Sunday, July 8, 2012

Lysimachia minoricensis, its destination was the extinction

All attempts to reintroduce it in the wild have failed.

Extinction in the nature of Lysimachia minoricensis remains a mystery. All the hypothesis are logic, but they are still assumptions, because none has been established. 

Lysimachia minoricensis in April. This plant is a biennial cycle. During the first year develop numerous leaves and branches, in the second spring bloom well into summer, in August mature seeds and in autumn and winter dispersed the seeds, after which it withers and dies.

One of these assumptions attribute their extinction to the collection by botanists over a century ago, they had the nefarious habit of collecting every one of them a complete personal herbarium. The discovery of a single, small population of this Primulaceae in 1879 by the renowned Menorcan botanist Joan J. Rodriguez i Femenias (1839-1905) in the Barranc de Sa Vall, located on the south coast of Menorca, mobilized many botanists of the time excited by the discovery of this rare endemic and eager to have their own specimen in their collection of dried plants.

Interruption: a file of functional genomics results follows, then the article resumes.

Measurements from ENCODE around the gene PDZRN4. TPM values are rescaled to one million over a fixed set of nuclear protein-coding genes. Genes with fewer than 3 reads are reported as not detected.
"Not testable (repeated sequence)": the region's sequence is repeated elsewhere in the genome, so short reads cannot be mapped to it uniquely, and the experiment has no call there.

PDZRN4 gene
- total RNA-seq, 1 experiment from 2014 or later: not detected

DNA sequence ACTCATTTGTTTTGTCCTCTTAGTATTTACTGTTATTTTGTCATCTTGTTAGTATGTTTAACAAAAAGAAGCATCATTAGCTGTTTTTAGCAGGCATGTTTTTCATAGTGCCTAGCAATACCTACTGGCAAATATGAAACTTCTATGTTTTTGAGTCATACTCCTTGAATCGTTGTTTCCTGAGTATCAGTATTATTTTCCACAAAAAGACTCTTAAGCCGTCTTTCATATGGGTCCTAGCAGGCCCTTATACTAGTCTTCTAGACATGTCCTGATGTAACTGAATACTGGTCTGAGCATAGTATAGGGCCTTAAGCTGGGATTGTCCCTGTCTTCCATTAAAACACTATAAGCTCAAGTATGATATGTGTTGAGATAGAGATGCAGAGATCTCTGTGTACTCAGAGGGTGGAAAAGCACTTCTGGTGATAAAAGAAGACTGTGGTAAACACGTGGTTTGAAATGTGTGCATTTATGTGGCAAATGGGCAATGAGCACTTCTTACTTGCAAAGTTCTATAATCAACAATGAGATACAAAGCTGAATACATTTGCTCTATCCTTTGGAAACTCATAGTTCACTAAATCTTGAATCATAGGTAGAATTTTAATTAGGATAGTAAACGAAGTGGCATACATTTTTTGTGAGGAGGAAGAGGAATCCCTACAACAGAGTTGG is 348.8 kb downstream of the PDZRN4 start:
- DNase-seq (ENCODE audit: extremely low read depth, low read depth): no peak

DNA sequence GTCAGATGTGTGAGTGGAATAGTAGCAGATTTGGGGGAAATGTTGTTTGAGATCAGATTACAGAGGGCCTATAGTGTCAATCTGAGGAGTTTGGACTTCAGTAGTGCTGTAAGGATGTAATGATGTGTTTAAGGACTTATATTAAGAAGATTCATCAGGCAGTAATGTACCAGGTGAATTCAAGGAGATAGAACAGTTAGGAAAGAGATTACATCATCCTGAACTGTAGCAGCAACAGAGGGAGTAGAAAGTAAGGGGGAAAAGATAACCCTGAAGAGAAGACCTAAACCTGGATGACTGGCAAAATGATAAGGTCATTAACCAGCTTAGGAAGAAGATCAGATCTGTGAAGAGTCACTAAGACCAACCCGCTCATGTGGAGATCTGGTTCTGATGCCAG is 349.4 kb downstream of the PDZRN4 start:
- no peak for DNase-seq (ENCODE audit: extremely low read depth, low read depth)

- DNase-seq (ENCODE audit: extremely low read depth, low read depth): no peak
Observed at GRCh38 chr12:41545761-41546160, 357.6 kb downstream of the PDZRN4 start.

Another theory blames a forest fire occurred between 1926 and 1950 that could wipe out all the vegetation of the gorge where the only known population grew.

Lysimachia minoricensis leaves.